Disconnecting to Reconnect

My husband, Jay, and I take an annual weeklong vacation each December. In recent years, we have discovered how much we enjoy short cruises for part of that week. When we cruise, we especially look forward to being able to legally disconnect from phones and the Internet.  That is, no one really expects you to email or call when on a cruise unless it is an emergency. After all, Internet and phone charges on cruise ships are pretty expensive! On our most recent cruise, to our surprise, when we boarded, we were informed that Internet was now available to us for free. We looked at each other and in non-verbal language that only married couples possess said, “No Way!”  We committed then to stay electronically disconnected for those few days.

For three days we talked to each other, sat on our balcony watching sunsets and moonrises in silence, discovered how bright the stars shine, how big stingrays can grow,watched movies together, and reveled in the peace of removing ourselves from the cacophony of our busy lives.  We didn’t even pull out iPads to play games or read on the Kindle. Hello, good ole, turn-the-pages magazines!

When we awoke on our debarking day, already docked at the port, we hesitated for just a moment before powering up our phones once again. What we discovered was a temporary electronic disconnect led to a wonderful reconnect with each other and the world in which we live.

I was reminded of this lesson again reading a recent article in the Fort Worth Star Telegram that reported political candidates are rediscovering the benefits of old fashioned “block walking.” As one candidate states, “You can send them a flier in the mail and they may look at it,” he said. “But if a campaign worker — or a candidate — knocks on your door, offers to answer any questions, gives you a spiel and asks for your vote, that’s better.”

I have found this to be true in teaching as well. All the Internet tools and online education delivery systems, do not take the place of person-to-person connection. This may be odd to hear from one who is teaching at an institution that is “full steam ahead” with flexible access learning delivery systems. Just this semester alone, our online education opportunities are reaching women in multiple time zones and multiple countries. And though the learning opportunities are more accessible, I spend more time answering emails and taking telephone calls from my online students than I ever did from my in-class students. Getting the content is one thing, but the desire to make a connection is another.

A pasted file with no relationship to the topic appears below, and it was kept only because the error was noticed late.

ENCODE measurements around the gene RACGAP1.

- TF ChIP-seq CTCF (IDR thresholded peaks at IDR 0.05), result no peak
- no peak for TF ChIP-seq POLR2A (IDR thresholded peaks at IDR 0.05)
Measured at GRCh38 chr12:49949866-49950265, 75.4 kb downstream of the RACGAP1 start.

Ministries are actively using social media, blogs, and other Internet tools to reach women. Large church ministries are in multiple locations and are dependent on media, electronic, and Internet tools to keep everyone connected. And yet, I hear from women’s ministry leaders, in spite of all the electronic bells and whistles, the next generation of women is craving personal connection and personal touch.

Has the lure and ease of social media, mobile phones, the Internet, and electronic communication lulled us into a false assumption that electronic connection is the same as human connection?

As a women’s ministry leader, an educator, and a wife, I have had to remind myself:

  • Email, social media, and text should be used to communicate facts, not build relationships.
  • Communicating electronically is wimpy when a situation dictates face-to-face communication, though uncomfortable or inconvenient.
  • True mentoring and discipleship happens life on life, not Facebook-message on Facebook-message.
  • Texts do not trump the personal conversation happening in front of me.
  • Posts on Facebook that include Bible verses, YouTube links to sermons or Gospel presentations are not the “easy way out” for witnessing to the lost.

There is a time to disconnect in order to reconnect.

  • There is no electronic substitute for a real hug when a friend has experienced a deep loss.
  • There is no electronic substitute for the pleasure of kneeling alongside someone as she prays to receive Christ.
  • There is no electronic substitute for lifting my eyes and seeing the beauty that is around me.
  • There is no emoji or emoticon that can substitute for the laughter of a child or the ornery twinkle in a husband’s eye.

True, electronic tools help us in our daily lives. We are avid online shoppers.  Siri has helped us find our way home when we took a wrong turn, and Facetime enables us to stay connected with young nieces and a nephew. But, guess what? When we disconnected the world kept turning even while Jay and I sat on our balcony talking to no one and taking a deep breath of life.